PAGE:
The culprit: work. Work work work. I know--it's a new job, new school, new students--lots to adjust to. Not to mention the new town and new apartment. Oh, yeah, and the still-new girlfriend, who resides in another town. So, yeah, things have been a bit hectic.
I tried some new teaching strategies this semester, in an effort to manage a 4/4 teaching load. (I taught the equivalent last year, but didn't have the same departmental responsibilities, so I knew this was going to be an adjustment.) Some strategies are working, some aren't, so I'll be retooling again in the spring. But, I'm beginning to see, that will be the same every semester for the rest of my teaching career. It's the nature of the beast: "I'm sure I can do this better!"
The students are taking a bit of adjusting to, as well. It's not just that they're underprepared for reading and writing, it's that some are underprepared for college life in general. They don't know how to listen when folks (read: moi) are giving them clear guidelines. They don't meet deadlines that are designed to help them be successful on assignments. They don't take advantage of the resources available to them.
I suppose it's, in part, a maturity gap. The older students rarely have these problems--they have other problems, but not the whole "I'll just wing it the night before even though the prof told me I can't" attitude. This maturity gap is also seen in many of those same students using inappropriate language in the classroom. By this I mean, words like "gay" and "retard" and "Chinglish." Yes, really. I had to tackle that stuff head on finally, by having them do a (very private) freewrite listing all the derogatory names they've ever been called, and then putting some of mine on the board:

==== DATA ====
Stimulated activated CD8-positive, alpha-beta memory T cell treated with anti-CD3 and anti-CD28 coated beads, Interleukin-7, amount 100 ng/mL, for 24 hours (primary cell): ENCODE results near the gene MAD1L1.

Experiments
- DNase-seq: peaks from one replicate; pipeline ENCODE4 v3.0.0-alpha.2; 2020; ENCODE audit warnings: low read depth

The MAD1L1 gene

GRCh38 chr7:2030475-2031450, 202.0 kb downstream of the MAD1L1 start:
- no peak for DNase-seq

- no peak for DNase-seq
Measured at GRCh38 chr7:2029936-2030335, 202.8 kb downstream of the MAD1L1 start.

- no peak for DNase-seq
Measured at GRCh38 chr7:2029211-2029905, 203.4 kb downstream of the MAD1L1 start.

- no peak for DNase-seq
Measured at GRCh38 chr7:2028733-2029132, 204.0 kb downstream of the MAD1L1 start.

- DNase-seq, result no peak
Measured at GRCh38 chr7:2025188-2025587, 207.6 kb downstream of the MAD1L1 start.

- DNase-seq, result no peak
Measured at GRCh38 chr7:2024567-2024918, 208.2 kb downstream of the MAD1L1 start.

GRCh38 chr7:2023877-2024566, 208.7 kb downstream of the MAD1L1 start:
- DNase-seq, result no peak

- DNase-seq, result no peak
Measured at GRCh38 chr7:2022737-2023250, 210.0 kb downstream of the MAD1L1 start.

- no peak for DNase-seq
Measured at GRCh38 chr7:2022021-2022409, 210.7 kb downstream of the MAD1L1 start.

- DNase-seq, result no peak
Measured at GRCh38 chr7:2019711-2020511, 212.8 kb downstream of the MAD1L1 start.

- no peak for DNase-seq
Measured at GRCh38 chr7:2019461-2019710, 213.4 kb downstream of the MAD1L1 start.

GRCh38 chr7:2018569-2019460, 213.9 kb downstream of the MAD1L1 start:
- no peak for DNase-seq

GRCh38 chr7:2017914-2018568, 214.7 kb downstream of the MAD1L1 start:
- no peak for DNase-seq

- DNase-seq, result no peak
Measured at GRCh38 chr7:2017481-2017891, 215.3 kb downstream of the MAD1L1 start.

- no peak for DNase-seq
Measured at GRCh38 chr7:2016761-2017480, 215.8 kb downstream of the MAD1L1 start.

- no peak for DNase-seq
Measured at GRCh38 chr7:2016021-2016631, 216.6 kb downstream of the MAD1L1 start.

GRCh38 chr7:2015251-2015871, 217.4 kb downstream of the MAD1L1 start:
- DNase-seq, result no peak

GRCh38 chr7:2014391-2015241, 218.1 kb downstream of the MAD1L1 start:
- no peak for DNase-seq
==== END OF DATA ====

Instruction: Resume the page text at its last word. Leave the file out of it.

The Walking Dictionary
The last definitely got some reactions. But it got us talking about when it's appropriate--or at least, less problematic--to use names, and when we need to be more careful. About the limits of intention ("But I don't *mean* that!"). About the need for a degree of respect for the workspace--for a shared environment that isn't just all about our own needs and interests.
A colleague and I are going to put together a short packet of readings on this for spring--if we have to address it, we may as well make it part of the curriculum, right? Students may as well be practicing their critical reading strategies and writing a bit in response to all this, while we're sneaking in a diversity lesson.